Two pieces I’ve published elsewhere recently:

This essay for the History Today website on the ‘cross-dressing soldier problem’, or how to talk about people in the past who dressed as men and went to war, while making space for the possibilities of trans lives:

Whether the stories come via a 17th-century ballad, a 19th-century newspaper or a 21st-century tablet, the public has been fascinated for centuries by tales of women who put on men’s clothes, take a male name and run away to join the army – or to go to sea…

Cis historians and journalists usually start from the assumption all these figures can only have been women, so the first paragraph puts it the same way as the headlines – but the rest goes on to show that:

The same sources that show us women who cross-dressed also offer us glimpses of how people who might have distanced themselves from womanhood over a longer period of time got by, how those who felt equally at home in more than one gender role accommodated that fluidity, and how people with intersex conditions coped with a society where their bodies did not belong.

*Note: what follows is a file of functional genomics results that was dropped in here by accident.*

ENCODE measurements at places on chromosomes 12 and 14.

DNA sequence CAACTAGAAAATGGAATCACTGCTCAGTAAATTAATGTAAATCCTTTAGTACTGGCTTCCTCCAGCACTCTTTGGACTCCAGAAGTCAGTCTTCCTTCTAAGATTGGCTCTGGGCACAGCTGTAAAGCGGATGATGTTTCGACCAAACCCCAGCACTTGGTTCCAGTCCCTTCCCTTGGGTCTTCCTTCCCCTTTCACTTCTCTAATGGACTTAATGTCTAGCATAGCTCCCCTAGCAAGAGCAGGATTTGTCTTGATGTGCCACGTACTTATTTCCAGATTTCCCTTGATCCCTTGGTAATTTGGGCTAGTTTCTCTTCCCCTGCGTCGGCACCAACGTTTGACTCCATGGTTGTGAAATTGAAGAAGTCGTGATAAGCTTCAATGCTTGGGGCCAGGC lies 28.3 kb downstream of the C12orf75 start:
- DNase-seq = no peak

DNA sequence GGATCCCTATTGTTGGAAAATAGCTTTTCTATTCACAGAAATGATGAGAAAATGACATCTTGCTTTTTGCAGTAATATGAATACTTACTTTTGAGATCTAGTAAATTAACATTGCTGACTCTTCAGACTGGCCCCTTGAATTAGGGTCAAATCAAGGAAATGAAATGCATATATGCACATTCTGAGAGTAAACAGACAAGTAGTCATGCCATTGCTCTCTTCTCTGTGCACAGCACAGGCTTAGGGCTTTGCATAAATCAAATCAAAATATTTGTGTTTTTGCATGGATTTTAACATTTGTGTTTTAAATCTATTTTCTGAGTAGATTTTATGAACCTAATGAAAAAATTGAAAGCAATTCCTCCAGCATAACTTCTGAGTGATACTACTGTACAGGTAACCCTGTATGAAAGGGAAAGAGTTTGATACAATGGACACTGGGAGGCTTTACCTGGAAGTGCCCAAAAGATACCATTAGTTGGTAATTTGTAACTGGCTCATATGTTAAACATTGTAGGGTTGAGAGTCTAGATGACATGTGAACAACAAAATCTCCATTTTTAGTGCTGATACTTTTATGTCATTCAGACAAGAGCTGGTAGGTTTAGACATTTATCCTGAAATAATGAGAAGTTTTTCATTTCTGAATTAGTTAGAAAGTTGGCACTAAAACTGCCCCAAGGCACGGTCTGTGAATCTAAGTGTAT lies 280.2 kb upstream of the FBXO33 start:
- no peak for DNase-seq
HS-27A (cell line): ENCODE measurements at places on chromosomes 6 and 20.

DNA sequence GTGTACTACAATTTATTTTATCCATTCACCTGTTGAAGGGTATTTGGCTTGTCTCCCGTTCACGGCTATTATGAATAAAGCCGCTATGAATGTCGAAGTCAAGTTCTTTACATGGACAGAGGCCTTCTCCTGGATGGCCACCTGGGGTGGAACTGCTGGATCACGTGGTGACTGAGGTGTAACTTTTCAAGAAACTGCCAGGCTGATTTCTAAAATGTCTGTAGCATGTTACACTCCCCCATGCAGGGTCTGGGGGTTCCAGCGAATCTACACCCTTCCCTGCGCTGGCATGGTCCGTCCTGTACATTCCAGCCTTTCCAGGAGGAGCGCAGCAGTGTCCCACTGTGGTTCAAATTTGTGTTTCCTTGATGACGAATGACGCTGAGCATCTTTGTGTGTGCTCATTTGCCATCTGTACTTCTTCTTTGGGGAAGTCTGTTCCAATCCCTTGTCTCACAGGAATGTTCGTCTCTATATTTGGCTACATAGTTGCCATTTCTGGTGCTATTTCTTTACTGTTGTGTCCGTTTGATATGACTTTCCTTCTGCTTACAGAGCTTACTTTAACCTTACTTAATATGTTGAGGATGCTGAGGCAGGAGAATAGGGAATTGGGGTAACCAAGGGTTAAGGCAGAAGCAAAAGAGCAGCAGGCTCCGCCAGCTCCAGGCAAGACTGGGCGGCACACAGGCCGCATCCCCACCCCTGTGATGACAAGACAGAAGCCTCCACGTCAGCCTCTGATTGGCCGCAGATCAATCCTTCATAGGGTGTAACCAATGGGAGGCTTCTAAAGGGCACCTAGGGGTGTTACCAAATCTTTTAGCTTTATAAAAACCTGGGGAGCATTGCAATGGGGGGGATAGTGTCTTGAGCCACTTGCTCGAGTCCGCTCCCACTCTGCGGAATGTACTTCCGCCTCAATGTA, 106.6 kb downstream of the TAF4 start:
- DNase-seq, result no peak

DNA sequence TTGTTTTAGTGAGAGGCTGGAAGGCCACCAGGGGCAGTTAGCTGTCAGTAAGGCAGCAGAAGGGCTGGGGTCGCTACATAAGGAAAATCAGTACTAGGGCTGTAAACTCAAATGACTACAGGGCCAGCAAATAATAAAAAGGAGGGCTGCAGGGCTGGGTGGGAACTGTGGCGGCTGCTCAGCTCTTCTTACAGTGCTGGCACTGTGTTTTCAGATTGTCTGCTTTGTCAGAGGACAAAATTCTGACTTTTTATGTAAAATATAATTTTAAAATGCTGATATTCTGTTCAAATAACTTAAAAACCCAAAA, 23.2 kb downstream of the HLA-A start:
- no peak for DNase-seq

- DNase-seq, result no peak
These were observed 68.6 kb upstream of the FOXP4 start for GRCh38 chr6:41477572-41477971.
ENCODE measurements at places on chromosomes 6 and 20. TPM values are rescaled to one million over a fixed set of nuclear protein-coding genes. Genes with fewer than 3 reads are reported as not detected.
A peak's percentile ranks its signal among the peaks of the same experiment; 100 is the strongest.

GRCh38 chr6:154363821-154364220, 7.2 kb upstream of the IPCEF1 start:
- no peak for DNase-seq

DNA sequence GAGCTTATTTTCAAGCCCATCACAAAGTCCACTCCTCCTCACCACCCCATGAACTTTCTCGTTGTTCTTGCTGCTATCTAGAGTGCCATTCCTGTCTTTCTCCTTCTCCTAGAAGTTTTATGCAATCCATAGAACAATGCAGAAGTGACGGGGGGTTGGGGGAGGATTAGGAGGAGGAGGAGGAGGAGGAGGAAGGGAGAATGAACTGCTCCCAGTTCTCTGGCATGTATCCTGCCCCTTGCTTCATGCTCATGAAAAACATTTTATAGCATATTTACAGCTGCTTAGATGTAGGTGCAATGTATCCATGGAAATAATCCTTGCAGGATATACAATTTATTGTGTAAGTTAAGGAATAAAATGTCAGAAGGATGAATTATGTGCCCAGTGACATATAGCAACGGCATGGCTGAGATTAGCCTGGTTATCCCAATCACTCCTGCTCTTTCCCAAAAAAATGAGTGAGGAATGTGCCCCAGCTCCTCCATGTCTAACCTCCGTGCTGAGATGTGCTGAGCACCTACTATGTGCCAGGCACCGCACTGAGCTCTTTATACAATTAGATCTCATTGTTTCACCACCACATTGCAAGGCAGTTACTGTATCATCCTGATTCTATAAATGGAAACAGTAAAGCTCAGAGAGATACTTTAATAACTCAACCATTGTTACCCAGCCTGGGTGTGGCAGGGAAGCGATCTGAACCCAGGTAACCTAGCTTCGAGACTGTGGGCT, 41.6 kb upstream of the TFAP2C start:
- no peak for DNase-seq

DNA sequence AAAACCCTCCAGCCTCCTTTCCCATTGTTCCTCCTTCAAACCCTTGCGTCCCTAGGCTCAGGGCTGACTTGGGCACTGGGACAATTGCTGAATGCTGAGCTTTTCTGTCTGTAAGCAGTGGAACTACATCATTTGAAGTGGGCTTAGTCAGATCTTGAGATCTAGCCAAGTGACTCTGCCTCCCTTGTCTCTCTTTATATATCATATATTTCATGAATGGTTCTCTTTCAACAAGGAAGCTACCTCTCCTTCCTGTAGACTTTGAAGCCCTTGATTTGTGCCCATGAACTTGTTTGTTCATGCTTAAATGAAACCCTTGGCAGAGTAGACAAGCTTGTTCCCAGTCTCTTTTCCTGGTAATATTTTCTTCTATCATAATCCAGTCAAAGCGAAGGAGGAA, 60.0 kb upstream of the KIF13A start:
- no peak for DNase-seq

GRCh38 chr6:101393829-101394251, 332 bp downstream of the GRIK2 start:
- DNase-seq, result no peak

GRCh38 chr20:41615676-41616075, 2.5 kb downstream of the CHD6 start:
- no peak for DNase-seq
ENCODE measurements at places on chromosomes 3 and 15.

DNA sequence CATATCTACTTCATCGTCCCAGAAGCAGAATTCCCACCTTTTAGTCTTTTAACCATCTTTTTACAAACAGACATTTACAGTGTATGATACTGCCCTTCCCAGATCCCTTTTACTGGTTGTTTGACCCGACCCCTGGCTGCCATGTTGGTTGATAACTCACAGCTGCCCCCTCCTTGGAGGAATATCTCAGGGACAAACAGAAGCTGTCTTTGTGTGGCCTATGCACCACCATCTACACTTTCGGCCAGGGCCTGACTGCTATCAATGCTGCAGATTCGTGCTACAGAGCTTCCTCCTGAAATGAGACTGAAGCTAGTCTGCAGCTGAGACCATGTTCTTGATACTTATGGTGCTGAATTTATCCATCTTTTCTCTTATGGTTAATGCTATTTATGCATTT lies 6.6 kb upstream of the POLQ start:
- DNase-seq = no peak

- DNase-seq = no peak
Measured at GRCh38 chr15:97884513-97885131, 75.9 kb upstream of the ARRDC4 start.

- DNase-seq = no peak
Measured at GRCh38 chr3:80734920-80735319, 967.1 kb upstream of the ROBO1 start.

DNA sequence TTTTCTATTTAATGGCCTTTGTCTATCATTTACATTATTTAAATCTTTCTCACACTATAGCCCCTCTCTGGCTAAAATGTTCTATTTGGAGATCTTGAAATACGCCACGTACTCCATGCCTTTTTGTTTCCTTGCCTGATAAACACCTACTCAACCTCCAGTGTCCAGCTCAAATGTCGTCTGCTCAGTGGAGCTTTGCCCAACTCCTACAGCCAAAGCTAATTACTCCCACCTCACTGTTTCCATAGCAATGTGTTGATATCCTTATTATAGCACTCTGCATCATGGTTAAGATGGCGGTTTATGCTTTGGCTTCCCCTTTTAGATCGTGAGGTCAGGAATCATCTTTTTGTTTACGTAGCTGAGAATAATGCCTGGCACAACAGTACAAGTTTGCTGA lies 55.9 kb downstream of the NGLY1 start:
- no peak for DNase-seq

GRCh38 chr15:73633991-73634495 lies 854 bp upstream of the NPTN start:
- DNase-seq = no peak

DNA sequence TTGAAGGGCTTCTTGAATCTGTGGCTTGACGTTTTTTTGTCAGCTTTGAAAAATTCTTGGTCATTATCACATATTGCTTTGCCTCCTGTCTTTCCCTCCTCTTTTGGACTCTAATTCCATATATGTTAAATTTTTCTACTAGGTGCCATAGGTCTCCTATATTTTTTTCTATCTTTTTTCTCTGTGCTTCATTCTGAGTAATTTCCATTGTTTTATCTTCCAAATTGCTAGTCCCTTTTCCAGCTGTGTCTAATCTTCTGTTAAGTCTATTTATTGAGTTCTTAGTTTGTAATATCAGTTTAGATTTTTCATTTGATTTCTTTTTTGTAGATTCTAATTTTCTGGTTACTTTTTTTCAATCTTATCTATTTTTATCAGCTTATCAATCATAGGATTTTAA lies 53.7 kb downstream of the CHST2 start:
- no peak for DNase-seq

Well done to the editor who gave this article (after the wonderful Discworld novel) the headline ‘Monstrous Regiment’. Good work.

I’ve also reviewed Allison O’Toole and M. Blankier’s collection Wayward Sisters: an Anthology of Monstrous Women for Women Write About Comics:

Most women already know how it feels to be made monstrous. If we can tell what most frightens a society from what form its monsters take and what they threaten, the very ideas governing what societies and people will be frightened of have stemmed from ideologies of gender in connection with race, age, sexuality, disability and the body. Folklore, myth and horror around the world provide bestiaries of monstrous women. Yet so, according to cultural imagination, does everyday life…

Yes, there’s a bit of a monsters theme here this month.


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